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Latinos – we come in all shapes, sizes and colors. We come from different backgrounds and cultures, each with our own expressive food, distinct music and unique traditions. Our diversity is what makes us such a beautiful people. Should we really expect our political views to be any different?
This is no new topic to Being Latino. Some believe that Latinos tend to be more socially conservative than most Americans (and this is true in some cases), while others point to solid evidence that Latinos more commonly identify as liberal.
Sometimes our diversity is also what makes us so difficult to understand.
Of course, certain ethnic groups have, historically speaking, voted along party lines in one way or another:
On the East Coast and in Florida particularly, we have conservative Cuban exiles and their descendents who tend to vote Republican. They are generally business-oriented individualists and oppose any legislation that even slightly resembles socialism.
In the North, in cities like New York and Chicago, we have Puerto Ricans and Dominicans who tend to identify as progressive. Both cultures experienced oppressive regimes back in their respective countries and thus have a natural disposition to social reform.
Then, in the West and Southwest, we have Mexicans and other immigrants from Central America who more commonly identify as liberal and grew up with a spirit of social activism because of the Chicano movement.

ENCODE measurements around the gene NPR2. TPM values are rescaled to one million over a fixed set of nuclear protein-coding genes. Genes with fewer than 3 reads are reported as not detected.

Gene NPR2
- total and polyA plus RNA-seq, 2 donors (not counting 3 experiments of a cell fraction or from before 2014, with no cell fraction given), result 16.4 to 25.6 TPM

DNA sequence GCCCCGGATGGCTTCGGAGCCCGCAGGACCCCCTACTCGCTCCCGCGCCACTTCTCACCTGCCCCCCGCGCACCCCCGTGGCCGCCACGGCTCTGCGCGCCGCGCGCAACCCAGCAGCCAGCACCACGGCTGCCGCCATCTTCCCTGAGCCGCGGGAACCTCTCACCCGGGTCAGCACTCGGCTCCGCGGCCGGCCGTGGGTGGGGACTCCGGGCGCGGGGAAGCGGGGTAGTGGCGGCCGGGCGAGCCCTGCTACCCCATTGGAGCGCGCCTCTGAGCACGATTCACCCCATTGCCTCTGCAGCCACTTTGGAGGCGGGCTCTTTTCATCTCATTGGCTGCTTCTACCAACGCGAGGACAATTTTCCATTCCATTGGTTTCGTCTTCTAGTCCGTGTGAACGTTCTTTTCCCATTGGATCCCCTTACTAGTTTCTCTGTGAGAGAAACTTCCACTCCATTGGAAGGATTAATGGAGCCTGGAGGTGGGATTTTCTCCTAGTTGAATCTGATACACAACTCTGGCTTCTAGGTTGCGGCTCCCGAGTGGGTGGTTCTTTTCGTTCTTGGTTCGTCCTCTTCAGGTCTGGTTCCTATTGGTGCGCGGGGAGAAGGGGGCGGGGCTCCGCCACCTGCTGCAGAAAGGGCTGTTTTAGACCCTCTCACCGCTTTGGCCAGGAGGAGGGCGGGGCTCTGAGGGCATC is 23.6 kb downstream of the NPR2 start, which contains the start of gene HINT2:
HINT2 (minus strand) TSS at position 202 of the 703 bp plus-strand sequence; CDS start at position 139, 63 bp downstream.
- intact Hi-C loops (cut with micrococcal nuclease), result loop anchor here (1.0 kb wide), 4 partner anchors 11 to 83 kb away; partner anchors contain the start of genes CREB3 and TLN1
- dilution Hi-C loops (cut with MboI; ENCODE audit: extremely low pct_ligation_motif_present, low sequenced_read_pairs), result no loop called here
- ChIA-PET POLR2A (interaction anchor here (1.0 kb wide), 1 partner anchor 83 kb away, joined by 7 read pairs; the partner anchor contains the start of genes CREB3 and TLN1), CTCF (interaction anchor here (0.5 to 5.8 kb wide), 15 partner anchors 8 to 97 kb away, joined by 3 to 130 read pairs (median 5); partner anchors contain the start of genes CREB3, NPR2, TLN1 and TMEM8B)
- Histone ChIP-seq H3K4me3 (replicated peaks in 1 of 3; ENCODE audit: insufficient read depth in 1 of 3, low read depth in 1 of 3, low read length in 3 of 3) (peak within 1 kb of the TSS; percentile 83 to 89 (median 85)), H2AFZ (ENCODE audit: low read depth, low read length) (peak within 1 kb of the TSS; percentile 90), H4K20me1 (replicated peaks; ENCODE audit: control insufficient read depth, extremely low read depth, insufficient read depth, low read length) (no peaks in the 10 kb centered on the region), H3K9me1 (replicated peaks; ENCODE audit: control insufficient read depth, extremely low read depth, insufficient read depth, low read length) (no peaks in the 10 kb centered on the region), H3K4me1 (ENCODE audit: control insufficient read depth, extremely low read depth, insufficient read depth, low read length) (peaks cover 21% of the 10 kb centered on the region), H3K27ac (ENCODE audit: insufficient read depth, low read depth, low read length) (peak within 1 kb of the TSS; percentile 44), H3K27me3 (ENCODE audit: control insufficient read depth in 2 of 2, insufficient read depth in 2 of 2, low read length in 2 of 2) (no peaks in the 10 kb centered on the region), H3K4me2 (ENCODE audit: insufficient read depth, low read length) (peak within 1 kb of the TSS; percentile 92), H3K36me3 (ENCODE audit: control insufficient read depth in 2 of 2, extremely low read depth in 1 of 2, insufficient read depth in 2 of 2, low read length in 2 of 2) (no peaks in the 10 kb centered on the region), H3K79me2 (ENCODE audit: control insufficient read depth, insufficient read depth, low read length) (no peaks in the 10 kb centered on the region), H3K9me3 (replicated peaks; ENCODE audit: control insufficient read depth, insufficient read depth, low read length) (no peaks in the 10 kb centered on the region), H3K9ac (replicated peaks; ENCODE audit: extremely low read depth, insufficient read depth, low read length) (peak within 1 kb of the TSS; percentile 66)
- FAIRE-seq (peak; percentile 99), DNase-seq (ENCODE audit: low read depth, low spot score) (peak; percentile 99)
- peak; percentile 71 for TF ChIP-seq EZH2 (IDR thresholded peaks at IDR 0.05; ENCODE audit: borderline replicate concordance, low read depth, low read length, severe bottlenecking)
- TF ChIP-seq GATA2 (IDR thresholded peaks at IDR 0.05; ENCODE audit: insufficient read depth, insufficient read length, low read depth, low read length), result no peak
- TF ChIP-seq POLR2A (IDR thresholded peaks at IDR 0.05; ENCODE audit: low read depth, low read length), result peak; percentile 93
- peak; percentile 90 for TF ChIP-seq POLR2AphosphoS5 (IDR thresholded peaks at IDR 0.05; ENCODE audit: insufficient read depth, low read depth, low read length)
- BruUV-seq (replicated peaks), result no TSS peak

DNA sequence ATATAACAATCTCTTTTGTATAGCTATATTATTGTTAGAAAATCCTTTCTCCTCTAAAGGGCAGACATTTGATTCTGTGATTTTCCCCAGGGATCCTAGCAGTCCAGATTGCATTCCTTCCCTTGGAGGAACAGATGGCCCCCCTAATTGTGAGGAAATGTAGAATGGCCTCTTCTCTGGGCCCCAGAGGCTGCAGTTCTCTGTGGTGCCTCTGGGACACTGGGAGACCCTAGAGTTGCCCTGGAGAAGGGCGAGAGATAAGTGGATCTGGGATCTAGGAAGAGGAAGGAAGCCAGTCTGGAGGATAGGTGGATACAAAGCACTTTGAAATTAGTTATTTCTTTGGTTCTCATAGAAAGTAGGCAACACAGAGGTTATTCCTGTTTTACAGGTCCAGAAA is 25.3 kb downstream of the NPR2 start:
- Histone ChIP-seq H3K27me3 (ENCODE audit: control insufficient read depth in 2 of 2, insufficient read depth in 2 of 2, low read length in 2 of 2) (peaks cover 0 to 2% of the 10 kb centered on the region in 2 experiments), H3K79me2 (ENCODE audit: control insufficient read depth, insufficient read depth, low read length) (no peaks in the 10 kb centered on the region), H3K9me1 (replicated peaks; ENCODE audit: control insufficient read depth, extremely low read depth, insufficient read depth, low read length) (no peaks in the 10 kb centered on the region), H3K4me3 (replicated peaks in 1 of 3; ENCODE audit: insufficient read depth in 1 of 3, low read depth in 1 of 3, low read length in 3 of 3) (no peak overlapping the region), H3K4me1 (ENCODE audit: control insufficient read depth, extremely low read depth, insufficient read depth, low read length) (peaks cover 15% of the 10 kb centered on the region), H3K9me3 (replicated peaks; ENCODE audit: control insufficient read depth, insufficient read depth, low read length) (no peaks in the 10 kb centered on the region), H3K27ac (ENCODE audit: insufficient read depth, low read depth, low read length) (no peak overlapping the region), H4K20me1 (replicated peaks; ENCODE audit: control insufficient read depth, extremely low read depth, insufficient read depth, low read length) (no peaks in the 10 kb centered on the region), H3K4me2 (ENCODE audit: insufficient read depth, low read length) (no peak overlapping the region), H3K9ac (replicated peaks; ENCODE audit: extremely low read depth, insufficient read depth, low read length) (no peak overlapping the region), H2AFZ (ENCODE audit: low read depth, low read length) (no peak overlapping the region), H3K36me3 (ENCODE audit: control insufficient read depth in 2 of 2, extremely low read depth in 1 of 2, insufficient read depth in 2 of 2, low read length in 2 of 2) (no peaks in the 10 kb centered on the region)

So we do, in fact, see a noticeable pattern in the political ideologies of Latinos.
A new survey even suggests that Latinos are no more or less likely than general public to identify as conservative. Inversely, however, they are more likely than the general public to identify as liberal.
Still, all demographics aside, I tend to believe that Latinos are no more or less likely to identify as either liberal or conservative. In reality, Latinos are not a monolithic voting bloc, and the influence of individual family values and experience on political affiliation is often overlooked.
That’s why, as a liberal Latino, even though I can’t imagine why on Earth another Latino would ever identify as conservative, I do not seek to alienate my conservative brothers and sisters, only to understand them.
Conservative Latinos tend to be so primarily on social issues. Their focus on family values means they are pro-life in the abortion debate; their devotion to religion makes them hesitant about same-sex marriage; and their belief in entrepreneurial business and individualism make them opposed to government regulation.
All Latinos, liberal or conservative, will admit the need for comprehensive immigration reform. It is the type of reform and its implementation that we disagree on – the Latino community’s reaction to Obama’s most recent executive order is proof.
With so much cultural diversity, we are bound to disagree on a lot of things, especially politics. But that diversity also means that the Latino identity incorporates a wide range of beliefs and opinions, and we must openly accept all of them. No one group defines what it means to be Latino, and conservative Latinos are certainly not traitors or sellouts to that identity.
This article originally appeared in Being Latino.